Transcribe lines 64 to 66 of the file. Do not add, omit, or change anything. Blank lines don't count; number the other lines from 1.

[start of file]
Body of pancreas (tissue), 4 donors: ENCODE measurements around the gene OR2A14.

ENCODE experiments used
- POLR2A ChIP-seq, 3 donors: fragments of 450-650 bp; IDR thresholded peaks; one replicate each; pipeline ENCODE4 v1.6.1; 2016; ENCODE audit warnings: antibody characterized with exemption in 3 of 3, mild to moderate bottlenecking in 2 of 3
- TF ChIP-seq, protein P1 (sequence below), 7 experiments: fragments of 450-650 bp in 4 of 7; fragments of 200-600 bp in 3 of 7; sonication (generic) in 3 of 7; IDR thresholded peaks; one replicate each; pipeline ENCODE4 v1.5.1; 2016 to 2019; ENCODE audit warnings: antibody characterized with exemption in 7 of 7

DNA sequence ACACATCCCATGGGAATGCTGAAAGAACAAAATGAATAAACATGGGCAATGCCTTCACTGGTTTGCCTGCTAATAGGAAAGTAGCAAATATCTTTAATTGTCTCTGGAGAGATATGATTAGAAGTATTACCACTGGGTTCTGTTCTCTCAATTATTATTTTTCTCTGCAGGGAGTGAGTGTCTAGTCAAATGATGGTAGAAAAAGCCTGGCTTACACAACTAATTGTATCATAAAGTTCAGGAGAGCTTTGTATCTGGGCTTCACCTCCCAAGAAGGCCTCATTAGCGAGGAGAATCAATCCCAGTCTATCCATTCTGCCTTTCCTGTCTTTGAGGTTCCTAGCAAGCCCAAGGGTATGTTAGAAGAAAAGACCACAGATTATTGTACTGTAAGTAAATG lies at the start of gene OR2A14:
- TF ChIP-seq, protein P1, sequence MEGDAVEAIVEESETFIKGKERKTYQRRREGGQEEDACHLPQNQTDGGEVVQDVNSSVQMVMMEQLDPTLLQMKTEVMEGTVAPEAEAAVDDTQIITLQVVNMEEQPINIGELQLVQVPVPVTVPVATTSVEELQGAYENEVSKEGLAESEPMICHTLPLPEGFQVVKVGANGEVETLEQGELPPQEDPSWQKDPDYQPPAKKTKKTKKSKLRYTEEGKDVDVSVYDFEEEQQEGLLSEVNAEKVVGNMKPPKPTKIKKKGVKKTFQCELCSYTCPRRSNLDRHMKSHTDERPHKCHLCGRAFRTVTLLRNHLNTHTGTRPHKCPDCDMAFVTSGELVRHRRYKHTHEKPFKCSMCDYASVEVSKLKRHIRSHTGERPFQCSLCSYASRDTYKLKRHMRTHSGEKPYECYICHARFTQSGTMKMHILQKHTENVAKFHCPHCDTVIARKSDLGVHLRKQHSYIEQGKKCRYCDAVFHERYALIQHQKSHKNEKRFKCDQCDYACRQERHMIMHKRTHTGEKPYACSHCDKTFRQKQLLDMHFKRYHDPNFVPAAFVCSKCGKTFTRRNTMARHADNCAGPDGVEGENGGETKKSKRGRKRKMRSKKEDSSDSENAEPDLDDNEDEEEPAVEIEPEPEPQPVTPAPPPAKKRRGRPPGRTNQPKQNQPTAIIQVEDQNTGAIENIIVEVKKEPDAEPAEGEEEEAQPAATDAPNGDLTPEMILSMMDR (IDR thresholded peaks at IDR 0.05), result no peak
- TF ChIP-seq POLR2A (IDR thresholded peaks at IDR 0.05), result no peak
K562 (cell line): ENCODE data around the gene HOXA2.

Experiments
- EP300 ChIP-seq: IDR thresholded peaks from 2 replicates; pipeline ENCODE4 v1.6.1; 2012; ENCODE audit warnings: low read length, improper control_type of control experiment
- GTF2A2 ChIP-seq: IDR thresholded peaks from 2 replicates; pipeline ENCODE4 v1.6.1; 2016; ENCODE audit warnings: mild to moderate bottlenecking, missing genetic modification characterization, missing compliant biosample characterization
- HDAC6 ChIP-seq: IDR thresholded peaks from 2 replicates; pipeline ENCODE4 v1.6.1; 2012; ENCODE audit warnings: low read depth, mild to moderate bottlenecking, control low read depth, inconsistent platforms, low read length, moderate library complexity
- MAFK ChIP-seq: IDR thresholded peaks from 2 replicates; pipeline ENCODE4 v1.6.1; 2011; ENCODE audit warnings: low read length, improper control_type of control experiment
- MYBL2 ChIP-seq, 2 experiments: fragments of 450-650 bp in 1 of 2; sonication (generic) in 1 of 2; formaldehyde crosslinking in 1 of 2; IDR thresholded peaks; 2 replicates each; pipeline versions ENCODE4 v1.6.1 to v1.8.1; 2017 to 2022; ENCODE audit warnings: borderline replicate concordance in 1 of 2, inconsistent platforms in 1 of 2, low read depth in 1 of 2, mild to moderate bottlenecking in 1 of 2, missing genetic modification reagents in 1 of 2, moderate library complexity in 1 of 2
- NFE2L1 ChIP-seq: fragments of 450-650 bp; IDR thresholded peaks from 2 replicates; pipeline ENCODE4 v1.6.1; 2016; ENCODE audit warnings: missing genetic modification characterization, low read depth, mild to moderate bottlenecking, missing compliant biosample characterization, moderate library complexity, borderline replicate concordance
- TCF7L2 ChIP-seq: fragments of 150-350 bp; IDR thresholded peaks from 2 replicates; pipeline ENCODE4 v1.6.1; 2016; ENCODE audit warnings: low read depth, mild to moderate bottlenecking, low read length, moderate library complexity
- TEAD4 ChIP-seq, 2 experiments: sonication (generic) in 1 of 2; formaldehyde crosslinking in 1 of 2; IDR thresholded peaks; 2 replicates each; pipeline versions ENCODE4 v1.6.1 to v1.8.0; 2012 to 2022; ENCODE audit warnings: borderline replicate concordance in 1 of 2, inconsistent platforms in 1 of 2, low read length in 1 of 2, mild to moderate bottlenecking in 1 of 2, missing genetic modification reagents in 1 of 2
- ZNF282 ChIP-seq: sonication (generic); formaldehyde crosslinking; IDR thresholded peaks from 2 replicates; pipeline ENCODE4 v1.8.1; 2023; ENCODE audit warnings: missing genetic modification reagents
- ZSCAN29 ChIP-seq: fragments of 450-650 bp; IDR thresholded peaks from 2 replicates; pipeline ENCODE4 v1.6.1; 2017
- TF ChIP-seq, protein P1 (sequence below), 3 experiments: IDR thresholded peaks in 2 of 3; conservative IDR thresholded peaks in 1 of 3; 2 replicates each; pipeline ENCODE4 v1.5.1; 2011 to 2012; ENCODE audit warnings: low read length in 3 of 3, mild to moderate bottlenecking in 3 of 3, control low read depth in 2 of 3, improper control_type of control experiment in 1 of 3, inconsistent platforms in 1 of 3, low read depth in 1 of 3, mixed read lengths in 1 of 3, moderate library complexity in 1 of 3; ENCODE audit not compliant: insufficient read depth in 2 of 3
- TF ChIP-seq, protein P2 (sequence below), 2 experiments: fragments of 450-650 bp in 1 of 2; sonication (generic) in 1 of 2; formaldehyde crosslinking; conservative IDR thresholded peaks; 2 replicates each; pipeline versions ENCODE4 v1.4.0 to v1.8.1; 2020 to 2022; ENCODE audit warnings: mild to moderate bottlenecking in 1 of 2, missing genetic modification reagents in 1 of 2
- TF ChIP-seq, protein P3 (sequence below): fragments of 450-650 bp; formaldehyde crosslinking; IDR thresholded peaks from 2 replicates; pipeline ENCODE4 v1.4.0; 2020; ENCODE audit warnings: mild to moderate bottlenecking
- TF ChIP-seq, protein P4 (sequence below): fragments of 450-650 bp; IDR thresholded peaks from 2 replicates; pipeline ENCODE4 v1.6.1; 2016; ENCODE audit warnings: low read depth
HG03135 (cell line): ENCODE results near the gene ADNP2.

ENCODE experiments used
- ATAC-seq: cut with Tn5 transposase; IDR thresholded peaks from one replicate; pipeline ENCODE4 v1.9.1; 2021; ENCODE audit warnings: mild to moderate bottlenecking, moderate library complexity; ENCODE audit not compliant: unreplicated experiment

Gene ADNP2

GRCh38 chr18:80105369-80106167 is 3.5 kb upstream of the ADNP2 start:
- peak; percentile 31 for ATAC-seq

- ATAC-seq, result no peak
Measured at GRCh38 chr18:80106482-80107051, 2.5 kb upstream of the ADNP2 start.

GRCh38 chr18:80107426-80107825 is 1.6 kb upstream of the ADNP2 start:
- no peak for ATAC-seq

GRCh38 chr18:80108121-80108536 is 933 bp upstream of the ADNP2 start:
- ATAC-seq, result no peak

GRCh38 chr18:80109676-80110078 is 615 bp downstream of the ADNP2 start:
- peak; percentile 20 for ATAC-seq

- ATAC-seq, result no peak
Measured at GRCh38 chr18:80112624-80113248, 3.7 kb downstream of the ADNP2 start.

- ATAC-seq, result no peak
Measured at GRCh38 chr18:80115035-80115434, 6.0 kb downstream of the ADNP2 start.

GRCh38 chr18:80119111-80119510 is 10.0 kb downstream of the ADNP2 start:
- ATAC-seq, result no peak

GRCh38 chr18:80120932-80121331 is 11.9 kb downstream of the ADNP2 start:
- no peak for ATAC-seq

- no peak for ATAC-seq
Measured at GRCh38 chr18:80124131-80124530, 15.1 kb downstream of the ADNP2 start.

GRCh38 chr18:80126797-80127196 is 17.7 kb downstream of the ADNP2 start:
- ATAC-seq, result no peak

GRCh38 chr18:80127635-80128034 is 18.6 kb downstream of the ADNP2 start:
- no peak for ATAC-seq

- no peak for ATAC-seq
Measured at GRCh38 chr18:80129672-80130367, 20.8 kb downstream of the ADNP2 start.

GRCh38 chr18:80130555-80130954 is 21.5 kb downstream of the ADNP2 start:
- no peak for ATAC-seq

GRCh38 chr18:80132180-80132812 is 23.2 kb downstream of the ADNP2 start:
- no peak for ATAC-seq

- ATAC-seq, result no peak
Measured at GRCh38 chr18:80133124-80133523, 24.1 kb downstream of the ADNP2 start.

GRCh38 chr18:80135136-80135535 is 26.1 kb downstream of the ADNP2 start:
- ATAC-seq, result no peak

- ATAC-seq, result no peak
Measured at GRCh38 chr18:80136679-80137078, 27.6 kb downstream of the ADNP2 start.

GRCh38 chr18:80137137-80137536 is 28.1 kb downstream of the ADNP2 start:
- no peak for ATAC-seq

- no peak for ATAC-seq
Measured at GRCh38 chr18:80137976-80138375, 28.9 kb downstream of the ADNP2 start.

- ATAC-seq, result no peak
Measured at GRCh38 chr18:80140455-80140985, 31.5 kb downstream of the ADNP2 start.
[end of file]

GRCh38 chr18:80137137-80137536 is 28.1 kb downstream of the ADNP2 start:
- no peak for ATAC-seq

- no peak for ATAC-seq